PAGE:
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This eBook from the Gutenberg Project consists of approximately 257 pages of information about The Best Letters of Charles Lamb.

But the epitaphs were trim and sprag, and patent, and pleased the survivors of Thames Ditton above the old mumpsimus of “Afflictions sore.” ...  To do justice, though, it must be owned that even the excellent feeling which dictated this dirge when new, must have suffered something in passing through so many thousand applications, many of them no doubt quite misplaced, as I have seen in Islington churchyard (I think) an Epitaph to an Infant who died “AEtatis four months,” with this seasonable inscription appended, “Honor thy father and thy mother, that thy days may be long in the land,” etc.  Sincerely wishing your children long life to honor, etc., I remain,

C. LAMB.

[1] Published in Coleridge’s “Friend,” Feb. 22, 1810.

LIII.

TO WORDSWORTH.

August 14, 1814.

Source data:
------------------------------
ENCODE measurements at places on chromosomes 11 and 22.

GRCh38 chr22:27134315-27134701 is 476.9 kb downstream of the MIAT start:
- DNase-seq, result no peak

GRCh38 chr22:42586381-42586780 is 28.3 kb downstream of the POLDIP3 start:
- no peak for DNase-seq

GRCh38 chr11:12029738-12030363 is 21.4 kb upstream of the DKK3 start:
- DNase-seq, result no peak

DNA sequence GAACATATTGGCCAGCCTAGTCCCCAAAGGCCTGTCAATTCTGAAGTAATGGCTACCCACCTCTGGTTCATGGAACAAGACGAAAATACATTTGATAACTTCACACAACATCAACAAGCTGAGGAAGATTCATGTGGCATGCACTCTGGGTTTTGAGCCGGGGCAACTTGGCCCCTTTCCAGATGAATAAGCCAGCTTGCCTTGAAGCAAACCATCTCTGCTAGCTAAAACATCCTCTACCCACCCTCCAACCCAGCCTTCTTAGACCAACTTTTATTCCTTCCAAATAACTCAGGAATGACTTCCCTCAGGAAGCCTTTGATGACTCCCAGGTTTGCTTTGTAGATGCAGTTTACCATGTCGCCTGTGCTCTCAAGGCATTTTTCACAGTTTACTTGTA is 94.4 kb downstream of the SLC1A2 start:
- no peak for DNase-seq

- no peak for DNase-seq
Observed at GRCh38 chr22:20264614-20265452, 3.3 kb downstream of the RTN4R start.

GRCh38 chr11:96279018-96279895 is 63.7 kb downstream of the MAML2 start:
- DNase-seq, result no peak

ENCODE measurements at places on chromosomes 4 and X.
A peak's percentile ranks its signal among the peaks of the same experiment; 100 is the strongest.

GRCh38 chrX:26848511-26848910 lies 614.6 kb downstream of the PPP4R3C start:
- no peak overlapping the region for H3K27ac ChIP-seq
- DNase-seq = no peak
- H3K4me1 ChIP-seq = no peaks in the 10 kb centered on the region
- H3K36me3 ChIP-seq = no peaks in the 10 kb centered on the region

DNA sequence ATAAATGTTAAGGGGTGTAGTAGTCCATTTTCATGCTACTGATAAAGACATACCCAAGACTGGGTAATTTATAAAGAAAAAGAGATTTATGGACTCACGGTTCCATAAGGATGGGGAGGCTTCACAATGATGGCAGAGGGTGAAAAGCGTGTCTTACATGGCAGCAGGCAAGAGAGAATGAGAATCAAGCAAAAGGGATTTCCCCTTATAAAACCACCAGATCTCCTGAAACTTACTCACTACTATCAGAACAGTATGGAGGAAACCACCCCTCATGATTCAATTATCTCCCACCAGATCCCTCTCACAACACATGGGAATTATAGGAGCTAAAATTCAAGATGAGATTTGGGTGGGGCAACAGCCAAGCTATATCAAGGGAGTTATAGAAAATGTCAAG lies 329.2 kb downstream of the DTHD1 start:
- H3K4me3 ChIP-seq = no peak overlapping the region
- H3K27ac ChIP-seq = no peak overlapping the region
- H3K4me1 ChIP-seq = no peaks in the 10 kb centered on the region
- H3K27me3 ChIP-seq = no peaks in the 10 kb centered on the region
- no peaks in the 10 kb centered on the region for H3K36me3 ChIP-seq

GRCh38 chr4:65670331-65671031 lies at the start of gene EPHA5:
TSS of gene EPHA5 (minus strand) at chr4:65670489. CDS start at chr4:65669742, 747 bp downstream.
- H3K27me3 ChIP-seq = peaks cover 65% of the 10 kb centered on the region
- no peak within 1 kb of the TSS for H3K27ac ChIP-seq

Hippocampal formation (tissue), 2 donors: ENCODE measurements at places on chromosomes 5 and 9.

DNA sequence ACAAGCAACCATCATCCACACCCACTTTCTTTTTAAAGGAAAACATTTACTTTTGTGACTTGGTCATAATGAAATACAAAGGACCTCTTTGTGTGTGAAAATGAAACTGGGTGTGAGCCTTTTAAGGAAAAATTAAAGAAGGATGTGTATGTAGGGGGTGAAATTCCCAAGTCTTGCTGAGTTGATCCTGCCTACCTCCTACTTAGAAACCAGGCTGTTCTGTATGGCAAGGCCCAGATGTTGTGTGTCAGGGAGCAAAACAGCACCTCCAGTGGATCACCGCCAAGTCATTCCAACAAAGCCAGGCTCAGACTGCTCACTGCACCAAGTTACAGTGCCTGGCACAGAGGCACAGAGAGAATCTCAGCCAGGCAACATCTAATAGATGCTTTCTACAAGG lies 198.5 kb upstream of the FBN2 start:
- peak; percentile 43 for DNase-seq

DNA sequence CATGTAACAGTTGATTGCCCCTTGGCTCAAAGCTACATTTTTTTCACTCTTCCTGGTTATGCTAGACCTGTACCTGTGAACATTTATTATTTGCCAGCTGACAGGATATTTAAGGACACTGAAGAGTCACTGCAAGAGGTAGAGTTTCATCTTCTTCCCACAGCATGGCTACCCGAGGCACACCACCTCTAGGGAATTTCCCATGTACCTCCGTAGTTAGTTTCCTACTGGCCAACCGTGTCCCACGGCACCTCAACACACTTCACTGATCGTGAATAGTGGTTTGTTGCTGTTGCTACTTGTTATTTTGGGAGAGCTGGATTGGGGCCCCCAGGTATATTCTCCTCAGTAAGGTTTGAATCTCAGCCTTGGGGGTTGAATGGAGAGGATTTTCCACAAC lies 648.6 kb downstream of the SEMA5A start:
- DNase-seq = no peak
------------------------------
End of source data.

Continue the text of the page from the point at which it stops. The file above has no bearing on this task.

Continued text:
Dear Wordsworth,—­I cannot tell you how pleased I was at the receipt of the great armful of poetry which you have sent me:  and to get it before the rest of the world, too!  I have gone quite through with it, and was thinking to have accomplished that pleasure a second time before I wrote to thank you; but Martin Burney came in the night (while we were out) and made holy theft of it:  but we expect restitution in a day or two.  It is the noblest conversational poem [1] I ever read,—­a day in heaven.  The part (or rather main body) which has left the sweetest odor on my memory (a bad term for the remains of an impression so recent) is the “Tales of the Churchyard”—­the only girl among seven brethren, born out of due time, and not duly taken away again; the deaf man and the blind man; the Jacobite and the Hanoverian, whom antipathies reconcile; the Scarron-entry of the rusticating parson upon his solitude,—­these were all new to me too.  My having known the story of Margaret (at the beginning), a very old acquaintance, even as long back as when I saw you first at Stowey, did not make her reappearance less fresh.  I don’t know what to pick out of this best of books upon the best subjects for partial naming.  That gorgeous sunset is famous; I think it must have been the identical one we saw on Salisbury Plain five years ago, that drew Phillips from the card-table, where he had sat from rise of that luminary to its unequalled setting.  But neither he nor I had gifted eyes to see those symbols of common things glorified, such as the prophets saw them in that sunset,—­the wheel, the potter’s clay, the washpot, the wine-press, the almond-tree rod, the baskets of figs, the four-fold-visaged head, the throne, and Him that sat thereon.

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